Bastards No More in Louisiana

May 21, 2008

Thursday, May 22, 2008
Baton Rouge, Louisiana

 In the year 1967, I was a newly minted Louisiana lawyer, still wet behind the ears, but scrapping out a law practice in my newly adopted hometown of Ferriday.  One of my first cases was representing a young mother whose child was killed when a truck ran off the road and into the family driveway.  It seemed like a pretty cut and dried wrongful death case and I was waiting for the insurance lawyer to send me a settlement offer.  He called one morning and said quite bluntly: “We’re not paying nothing.  The kid was a bastard.”

 Unfortunately, his conclusion was right, at least as far as the law goes.  Not just in Louisiana, but throughout the entire country.  If you were an illegitimate child, your parents had no constitutional recognition or protection for any type of legal recovery.

 40 years ago this week, the US Supreme Court, in a landmark decision, repealed centuries of settled law by granting parental rights where children are born out of wedlock.  And it was a Louisiana case that brought about this significant change.

 Before this Louisiana decision with national repercussions, any child throughout the country born outside of marriage was fillius nullius, or the child of no one.  In fact, as reprehensible as it sounds, in early America it was a lesser crime to kill a person who had been born to an unmarried woman.  If you went into a courthouse to check on a child’s birth certificate before 1965, it was often stamped “bastard.”

 Shotgun weddings were often the norm, particularly in the white community. Many young girls were sent off to  “homes for unwed mothers,” where quiet birth was given, and many new babies put up for adoption.  The climate of tolerance did improve as the 60s wore on with the advent of birth control and changing values post-Vietnam.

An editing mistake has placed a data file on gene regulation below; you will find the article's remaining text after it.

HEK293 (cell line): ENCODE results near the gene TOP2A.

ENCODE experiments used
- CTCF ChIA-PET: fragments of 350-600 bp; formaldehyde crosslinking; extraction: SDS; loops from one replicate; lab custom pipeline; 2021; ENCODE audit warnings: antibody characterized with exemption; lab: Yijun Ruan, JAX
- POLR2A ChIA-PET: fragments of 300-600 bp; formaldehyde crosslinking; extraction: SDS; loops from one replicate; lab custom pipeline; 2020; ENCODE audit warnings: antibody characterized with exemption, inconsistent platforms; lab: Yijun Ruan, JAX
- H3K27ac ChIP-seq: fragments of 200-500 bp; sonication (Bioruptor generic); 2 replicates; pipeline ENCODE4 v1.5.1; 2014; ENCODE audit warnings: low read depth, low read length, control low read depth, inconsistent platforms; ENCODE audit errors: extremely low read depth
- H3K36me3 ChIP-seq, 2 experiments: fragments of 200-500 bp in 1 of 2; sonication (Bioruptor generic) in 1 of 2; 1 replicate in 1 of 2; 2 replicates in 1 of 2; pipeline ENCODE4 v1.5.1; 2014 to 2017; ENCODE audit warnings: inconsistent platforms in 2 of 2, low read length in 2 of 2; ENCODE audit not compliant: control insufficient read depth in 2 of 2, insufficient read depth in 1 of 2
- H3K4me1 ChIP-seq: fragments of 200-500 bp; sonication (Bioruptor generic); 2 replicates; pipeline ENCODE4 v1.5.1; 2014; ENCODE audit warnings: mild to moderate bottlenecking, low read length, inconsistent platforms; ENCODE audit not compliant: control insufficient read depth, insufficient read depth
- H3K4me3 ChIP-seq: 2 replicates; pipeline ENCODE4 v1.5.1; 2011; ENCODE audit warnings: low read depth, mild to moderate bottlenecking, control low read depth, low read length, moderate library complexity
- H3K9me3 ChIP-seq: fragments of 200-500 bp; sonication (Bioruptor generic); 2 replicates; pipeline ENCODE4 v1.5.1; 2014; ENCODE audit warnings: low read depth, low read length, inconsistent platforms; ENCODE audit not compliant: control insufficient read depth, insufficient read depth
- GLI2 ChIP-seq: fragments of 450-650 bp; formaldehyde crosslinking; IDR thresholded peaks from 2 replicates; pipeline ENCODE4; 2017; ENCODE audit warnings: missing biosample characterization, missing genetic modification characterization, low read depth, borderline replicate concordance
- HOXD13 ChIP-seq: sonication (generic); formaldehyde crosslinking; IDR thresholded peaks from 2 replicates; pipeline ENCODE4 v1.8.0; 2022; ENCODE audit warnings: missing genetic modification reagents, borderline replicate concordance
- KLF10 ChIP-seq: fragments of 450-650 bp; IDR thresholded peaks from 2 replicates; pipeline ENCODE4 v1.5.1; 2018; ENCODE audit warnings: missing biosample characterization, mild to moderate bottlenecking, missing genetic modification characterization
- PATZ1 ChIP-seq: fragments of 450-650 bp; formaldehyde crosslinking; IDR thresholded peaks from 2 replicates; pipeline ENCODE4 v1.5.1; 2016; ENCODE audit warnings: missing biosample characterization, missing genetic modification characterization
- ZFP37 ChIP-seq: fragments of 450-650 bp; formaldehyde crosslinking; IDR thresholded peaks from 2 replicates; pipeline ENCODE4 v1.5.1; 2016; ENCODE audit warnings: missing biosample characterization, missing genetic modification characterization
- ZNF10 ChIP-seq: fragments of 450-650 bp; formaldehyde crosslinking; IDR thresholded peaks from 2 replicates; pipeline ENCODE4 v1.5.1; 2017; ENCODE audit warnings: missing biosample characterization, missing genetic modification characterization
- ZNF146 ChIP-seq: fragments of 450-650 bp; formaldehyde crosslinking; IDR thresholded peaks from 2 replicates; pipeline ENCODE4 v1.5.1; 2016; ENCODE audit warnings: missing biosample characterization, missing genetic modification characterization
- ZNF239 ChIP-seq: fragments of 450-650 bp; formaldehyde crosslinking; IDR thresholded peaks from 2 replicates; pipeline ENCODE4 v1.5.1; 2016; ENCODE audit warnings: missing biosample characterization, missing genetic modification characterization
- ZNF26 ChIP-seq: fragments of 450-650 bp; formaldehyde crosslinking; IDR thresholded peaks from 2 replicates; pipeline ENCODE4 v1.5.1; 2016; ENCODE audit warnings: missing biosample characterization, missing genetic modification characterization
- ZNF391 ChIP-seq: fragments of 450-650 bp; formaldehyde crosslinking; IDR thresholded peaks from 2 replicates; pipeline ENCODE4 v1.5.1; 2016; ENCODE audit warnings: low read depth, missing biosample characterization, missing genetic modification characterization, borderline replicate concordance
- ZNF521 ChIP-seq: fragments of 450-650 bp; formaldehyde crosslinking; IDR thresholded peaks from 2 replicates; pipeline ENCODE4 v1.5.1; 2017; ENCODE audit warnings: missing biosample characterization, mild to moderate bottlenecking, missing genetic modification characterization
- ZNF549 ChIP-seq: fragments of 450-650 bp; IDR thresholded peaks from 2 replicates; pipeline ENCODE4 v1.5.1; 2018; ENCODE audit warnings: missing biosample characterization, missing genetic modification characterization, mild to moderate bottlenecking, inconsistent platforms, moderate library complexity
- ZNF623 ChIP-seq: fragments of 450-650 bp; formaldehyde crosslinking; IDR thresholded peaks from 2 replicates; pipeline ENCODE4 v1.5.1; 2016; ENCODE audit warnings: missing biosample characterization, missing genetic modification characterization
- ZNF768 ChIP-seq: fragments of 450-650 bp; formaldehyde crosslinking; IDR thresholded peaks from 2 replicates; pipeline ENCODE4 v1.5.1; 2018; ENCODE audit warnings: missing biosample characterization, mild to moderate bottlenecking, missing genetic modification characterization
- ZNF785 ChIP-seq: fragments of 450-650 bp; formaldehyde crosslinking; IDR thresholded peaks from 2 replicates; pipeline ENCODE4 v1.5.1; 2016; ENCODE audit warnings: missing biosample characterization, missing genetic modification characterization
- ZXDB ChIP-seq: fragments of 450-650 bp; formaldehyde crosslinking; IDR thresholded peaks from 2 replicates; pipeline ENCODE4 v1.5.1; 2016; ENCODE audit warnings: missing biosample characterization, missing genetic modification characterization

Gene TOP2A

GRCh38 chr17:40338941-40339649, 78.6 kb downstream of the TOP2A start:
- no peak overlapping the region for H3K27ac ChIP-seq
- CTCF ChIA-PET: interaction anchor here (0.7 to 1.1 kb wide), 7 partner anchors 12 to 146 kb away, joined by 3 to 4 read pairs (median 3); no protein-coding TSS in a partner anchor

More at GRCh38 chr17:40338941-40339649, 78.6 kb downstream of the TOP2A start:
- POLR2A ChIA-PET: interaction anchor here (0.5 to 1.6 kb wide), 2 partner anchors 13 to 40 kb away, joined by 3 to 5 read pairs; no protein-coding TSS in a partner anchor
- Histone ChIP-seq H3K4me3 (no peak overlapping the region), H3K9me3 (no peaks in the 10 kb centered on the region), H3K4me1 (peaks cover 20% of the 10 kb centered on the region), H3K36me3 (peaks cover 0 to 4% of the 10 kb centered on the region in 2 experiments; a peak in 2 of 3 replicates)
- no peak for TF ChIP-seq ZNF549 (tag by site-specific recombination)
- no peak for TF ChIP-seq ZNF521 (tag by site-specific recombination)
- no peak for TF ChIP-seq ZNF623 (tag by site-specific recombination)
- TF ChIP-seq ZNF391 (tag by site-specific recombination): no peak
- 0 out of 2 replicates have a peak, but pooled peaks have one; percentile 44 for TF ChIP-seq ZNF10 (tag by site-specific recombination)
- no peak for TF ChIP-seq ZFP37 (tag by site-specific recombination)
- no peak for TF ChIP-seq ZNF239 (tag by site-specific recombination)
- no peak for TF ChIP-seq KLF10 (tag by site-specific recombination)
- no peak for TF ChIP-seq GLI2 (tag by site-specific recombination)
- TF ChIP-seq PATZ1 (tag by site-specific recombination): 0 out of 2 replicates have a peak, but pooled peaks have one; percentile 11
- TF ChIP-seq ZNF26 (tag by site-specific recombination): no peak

But Louisiana led the fight to the bitter end, defending its laws of what legitimacy meant.  In the state’s brief before the US Supreme Court, Louisiana officials firmly stated: “Louisiana‘s purposes… are positive ones: the encouragement of marriage as one of the most important institutions known to all, the preservation of the legitimate family as the preferred environment for socializing the child… Since marriage as an institution is fundamental to our existence as a free nation, it is the duty of… Louisiana to encourage it.  One method of encouraging marriage is granting greater rights to legitimate offspring.”

 40 years ago this week, Louisiana began the changing process.  In the years that followed, the US Supreme Court reinforced this direction, requiring nonmarital families access to public benefits and giving all children a right to financial support from their parents.  A few years later, all fathers, not just married ones, were given a constitutional right to a relationship with their children.  This seems pretty obvious today, but it was part of a major changing pattern across the country that all began right here in the Bayou state.

 The problem today is not giving legitimacy rights to children of unwed parents.  That is a settled issue.  Now, these same kids are often abandoned by their fathers.  Absent fathers are pervasive in Louisiana and throughout American culture. Father absence is pathological and severely affects the abandoned child’s capacity for self-esteem and intimacy.

  So the child gains legitimacy from one source, but looses it in another by the dad that went away.  And no judge can compel parental responsibility.  A child born out of wedlock and being raised in one or even no parent homes is a growing fact of life in Louisiana.  And the social consequences burden not just the child, but the whole community.  

 Too often, the blame for the failures of so many kids is directed at teachers, the schools and government.  But it all begins and ends at home. And no Supreme Court is going to find a solution for this enormous problem that is at the root cause of so many failures in our society today.